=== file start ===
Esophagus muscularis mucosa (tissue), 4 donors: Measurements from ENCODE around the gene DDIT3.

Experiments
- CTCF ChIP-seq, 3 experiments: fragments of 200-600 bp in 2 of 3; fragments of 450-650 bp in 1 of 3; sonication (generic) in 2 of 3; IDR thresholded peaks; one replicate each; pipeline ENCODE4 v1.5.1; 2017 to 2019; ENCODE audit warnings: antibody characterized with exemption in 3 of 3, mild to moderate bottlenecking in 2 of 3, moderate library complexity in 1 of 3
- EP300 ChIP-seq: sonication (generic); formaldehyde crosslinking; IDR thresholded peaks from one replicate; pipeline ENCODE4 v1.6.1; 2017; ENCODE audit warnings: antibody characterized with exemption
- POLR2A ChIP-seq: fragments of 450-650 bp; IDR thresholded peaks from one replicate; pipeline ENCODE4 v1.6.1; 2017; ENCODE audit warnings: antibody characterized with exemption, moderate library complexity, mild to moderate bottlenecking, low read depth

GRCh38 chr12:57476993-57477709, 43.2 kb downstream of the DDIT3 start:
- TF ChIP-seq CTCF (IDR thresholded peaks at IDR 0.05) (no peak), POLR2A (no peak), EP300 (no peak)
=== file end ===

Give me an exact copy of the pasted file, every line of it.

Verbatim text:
Esophagus muscularis mucosa (tissue), 4 donors: Measurements from ENCODE around the gene DDIT3.

Experiments
- CTCF ChIP-seq, 3 experiments: fragments of 200-600 bp in 2 of 3; fragments of 450-650 bp in 1 of 3; sonication (generic) in 2 of 3; IDR thresholded peaks; one replicate each; pipeline ENCODE4 v1.5.1; 2017 to 2019; ENCODE audit warnings: antibody characterized with exemption in 3 of 3, mild to moderate bottlenecking in 2 of 3, moderate library complexity in 1 of 3
- EP300 ChIP-seq: sonication (generic); formaldehyde crosslinking; IDR thresholded peaks from one replicate; pipeline ENCODE4 v1.6.1; 2017; ENCODE audit warnings: antibody characterized with exemption
- POLR2A ChIP-seq: fragments of 450-650 bp; IDR thresholded peaks from one replicate; pipeline ENCODE4 v1.6.1; 2017; ENCODE audit warnings: antibody characterized with exemption, moderate library complexity, mild to moderate bottlenecking, low read depth

GRCh38 chr12:57476993-57477709, 43.2 kb downstream of the DDIT3 start:
- TF ChIP-seq CTCF (IDR thresholded peaks at IDR 0.05) (no peak), POLR2A (no peak), EP300 (no peak)